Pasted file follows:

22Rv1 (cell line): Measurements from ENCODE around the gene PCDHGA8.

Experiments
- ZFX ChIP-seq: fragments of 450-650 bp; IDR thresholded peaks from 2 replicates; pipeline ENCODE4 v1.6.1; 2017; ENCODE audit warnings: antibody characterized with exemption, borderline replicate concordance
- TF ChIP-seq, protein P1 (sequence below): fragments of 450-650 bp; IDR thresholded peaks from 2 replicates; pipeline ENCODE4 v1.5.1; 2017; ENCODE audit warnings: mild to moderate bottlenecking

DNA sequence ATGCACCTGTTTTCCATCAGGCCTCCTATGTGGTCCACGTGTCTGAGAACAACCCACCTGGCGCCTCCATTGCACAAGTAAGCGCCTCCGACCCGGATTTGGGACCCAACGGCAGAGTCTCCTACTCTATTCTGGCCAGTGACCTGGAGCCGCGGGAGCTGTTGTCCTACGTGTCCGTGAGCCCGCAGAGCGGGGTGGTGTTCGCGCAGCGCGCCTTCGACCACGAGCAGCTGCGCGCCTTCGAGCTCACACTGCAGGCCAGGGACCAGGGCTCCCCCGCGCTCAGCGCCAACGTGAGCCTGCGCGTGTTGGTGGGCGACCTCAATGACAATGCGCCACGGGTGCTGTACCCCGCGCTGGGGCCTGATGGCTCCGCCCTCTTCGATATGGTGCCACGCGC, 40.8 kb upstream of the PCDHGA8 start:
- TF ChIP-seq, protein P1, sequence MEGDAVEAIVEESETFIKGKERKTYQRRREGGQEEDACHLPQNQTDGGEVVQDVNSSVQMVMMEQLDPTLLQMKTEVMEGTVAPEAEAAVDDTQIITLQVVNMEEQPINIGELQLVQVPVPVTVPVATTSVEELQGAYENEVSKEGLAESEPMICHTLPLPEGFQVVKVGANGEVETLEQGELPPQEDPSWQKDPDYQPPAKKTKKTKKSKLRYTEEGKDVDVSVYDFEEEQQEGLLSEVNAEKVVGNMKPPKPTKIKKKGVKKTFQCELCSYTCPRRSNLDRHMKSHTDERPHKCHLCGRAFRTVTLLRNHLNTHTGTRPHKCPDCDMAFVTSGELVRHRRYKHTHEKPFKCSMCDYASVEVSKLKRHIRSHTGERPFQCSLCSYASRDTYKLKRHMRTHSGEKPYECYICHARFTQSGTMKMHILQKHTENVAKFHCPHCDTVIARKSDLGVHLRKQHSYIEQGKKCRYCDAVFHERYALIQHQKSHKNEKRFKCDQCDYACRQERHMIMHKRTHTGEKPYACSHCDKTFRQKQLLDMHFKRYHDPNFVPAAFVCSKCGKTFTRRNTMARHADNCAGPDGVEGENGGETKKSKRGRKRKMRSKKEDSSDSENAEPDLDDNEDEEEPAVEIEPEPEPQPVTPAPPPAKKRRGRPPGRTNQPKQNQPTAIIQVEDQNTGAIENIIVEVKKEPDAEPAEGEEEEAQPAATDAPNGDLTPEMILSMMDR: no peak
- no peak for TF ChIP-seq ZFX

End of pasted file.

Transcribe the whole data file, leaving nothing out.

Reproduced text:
22Rv1 (cell line): Measurements from ENCODE around the gene PCDHGA8.

Experiments
- ZFX ChIP-seq: fragments of 450-650 bp; IDR thresholded peaks from 2 replicates; pipeline ENCODE4 v1.6.1; 2017; ENCODE audit warnings: antibody characterized with exemption, borderline replicate concordance
- TF ChIP-seq, protein P1 (sequence below): fragments of 450-650 bp; IDR thresholded peaks from 2 replicates; pipeline ENCODE4 v1.5.1; 2017; ENCODE audit warnings: mild to moderate bottlenecking

DNA sequence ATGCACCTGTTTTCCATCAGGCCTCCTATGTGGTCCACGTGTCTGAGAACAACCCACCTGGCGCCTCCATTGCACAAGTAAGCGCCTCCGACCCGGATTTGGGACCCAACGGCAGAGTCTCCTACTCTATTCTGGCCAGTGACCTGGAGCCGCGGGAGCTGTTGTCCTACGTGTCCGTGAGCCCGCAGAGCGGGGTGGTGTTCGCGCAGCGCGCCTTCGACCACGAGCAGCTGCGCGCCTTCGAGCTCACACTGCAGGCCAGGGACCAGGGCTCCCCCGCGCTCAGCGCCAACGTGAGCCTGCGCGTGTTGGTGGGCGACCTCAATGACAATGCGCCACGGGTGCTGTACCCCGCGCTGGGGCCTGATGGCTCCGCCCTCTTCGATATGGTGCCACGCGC, 40.8 kb upstream of the PCDHGA8 start:
- TF ChIP-seq, protein P1, sequence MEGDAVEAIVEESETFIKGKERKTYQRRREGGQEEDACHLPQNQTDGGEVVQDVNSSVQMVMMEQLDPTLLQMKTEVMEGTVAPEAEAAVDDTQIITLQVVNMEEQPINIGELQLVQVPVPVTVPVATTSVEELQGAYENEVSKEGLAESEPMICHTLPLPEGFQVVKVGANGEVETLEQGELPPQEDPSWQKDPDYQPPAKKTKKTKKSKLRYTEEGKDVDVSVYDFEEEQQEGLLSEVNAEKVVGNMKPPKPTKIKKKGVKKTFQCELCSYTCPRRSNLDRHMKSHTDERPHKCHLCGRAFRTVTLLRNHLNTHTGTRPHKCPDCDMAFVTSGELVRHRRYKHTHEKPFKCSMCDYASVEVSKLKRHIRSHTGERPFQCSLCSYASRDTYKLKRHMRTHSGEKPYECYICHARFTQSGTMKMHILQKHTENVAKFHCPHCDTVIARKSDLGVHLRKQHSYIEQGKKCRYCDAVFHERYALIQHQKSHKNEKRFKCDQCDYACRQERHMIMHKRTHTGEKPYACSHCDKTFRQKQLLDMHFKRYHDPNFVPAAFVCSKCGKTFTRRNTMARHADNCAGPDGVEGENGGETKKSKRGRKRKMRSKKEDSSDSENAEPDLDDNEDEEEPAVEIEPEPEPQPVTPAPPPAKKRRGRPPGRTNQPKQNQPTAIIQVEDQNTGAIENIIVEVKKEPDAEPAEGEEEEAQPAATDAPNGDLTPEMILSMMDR: no peak
- no peak for TF ChIP-seq ZFX